Seekers of wisdom first need sound intelligence.
Heraclitus of Ephesus (535 BC- 475 BC)
The National Security Agency (NSA) defined analysis as “the process by which people transform information into intelligence.” Intelligence is timely, actionable information that helps policymakers, decision-makers, and military leaders perform their national security functions. Intelligence professionals transform myriad bits of information into tailored products for these customers, who in turn develop policy and strategy, to determine how the nation will act in the present and in the future to preserve its security.
We divided the benefits into three primary categories, as follows:
1. Employment Opportunities: Work for the Government
There are seventeen member agencies of the U.S. Intelligence Community. This offers a diverse selection of job opportunities. You may seek employment in any one of the seventeen:
- Office of the National Director of Intelligence (DNI)
- Central Intelligence Agency (CIA)
- National Security Agency (NSA)
- Defense Intelligence Agency (DIA)
- Federal Bureau of Investigation (FBI)
- National Geospatial-Intelligence Agency (NGA)
- National Reconnaissance Office (NRO)
- Department of Energy (DoE)
- Department of Homeland Security (DHS)
- Department of State (DoS)
- Drug Enforcement Administration (DEA)
- Department of the Treasury
- US Navy
- US Army
- US Air Force
- US Coast Guard
The FBI has the most familiarity and the one most concentrated on domestic intelligence. The CIA and NSA play a prominent role regarding intelligence. However, the CIA has the reputation of being the most difficult to gain entry. With respect to the NSA, if you are not a mathematician, linguist or engineer of some sort, they are probably not going to be the best fit.
Intelligence Analysts at the FBI analyze information, provide judgments, and make recommendations to support decision makers to take action to mitigate all threats. Having the right information and guidance is critical to protecting the United States. Their knowledge, recommendations, and strategies help identify and combat threats, while their collaborative networks with state, local and federal partners and with members of the Intelligence Community help mitigate risks before they happen.
However, do not think that the government is the only place to look for a job. There are four dominant players in the intelligence market place. Booz Allen deploys an intelligence workforce of 12,000 cleared personnel; CACI, 10,000; CSRA, 8,000; and SAIC, 6,600. Added together, the five companies employ 44,600 cleared personnel. (The Nation 2016)
2. Assortment of Duties
Intelligence Analysts break down information into key components and contribute to plans of action to understand, mitigate, and neutralize threats. A summary of the key responsibilities are:
Identify threats and provide decision makers with the information they need to combat those threats through intelligence analysis collected by field offices and around the world. From there, develop assessments based on all available information.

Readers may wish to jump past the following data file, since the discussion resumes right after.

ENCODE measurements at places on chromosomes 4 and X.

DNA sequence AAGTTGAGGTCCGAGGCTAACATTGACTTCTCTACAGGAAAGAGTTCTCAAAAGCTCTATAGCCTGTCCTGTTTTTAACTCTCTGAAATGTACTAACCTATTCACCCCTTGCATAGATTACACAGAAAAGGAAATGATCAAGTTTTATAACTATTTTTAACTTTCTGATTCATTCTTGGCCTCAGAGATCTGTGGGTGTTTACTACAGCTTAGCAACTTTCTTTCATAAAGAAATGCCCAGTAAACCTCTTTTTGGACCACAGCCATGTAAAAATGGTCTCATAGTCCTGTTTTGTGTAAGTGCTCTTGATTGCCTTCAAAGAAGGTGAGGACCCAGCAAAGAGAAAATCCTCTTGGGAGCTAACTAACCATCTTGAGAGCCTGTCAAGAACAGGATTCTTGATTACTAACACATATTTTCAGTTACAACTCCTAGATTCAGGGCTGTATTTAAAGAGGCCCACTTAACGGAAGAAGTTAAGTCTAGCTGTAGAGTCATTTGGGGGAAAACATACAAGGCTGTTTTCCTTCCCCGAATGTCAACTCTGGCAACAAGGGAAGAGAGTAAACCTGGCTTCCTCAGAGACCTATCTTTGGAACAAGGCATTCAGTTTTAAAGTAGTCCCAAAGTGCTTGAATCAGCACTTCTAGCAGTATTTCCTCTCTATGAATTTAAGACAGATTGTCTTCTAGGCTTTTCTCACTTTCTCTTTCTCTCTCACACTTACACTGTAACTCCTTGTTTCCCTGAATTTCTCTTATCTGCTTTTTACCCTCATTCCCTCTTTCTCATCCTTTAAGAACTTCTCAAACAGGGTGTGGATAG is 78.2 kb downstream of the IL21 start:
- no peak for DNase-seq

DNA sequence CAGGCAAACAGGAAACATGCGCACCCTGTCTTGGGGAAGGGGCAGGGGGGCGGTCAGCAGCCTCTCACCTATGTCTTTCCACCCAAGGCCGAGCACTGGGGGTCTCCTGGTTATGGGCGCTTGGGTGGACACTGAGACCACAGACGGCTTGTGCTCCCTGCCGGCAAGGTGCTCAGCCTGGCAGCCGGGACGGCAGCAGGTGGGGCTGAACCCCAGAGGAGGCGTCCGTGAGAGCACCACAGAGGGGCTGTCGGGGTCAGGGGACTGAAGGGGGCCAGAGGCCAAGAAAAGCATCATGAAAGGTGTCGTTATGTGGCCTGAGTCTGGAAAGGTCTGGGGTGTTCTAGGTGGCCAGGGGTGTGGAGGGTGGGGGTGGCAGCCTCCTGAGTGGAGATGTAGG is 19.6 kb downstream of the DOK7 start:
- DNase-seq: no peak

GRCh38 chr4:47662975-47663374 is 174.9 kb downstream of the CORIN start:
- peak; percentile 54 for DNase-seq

Facilitate information sharing by developing relationships, forming networks and collaborating with international, national, state, and local contacts in the intelligence and law enforcement communities.
Use knowledge and understanding of language, culture, and history of specific regions to combat and stay ahead of threats.
Analysts work all over the United States, in embassies, and military bases across the globe. For example, the duties of tactical intelligence analysts may require them to spend time in the field working with local law enforcement agencies.
3. Challenges Your Capabilities
Academically, you can focus on a variety of degrees, but the more logical and aligned majors would be international studies, political science, intelligence analysis, and/or language. There are those in the IC who believe the type of degree is not as important as your ability to conduct research. Research is a skill that you can learn in different college-level courses. Intelligence, on the other hand, is a practice. Moreover, you learn a practice on the job, not in a college class.
A second language for most people is difficult. However, most people do not want to work in the Intelligence Community. Spanish is beneficial but common. Experts advise earning a more difficult language that aligns with our security issues, such as Arabic, Farsi, Dari, Urdu, Chinese, Russian, or Somali.
Effective communication is paramount. Can you communicate analytic products in written, oral, visual, and/or multimedia formats? Think of the job as writing doctoral theses that few people will read.
Do you possess critical thinking skills? You require the skill to scrutinize the information and see it differently that it may have been intended. All sources and data must be evaluated for the possibility of technical error, misperception, and hostile efforts to mislead.
Do you have the temperament to spend hours reading material in various formats? If you are not a researcher-at-heart who loves digging through stacks of information, don’t go through the arduous process of getting the security clearance. As well as enduring the lengthy process of interviews, physical and psychological tests, and training.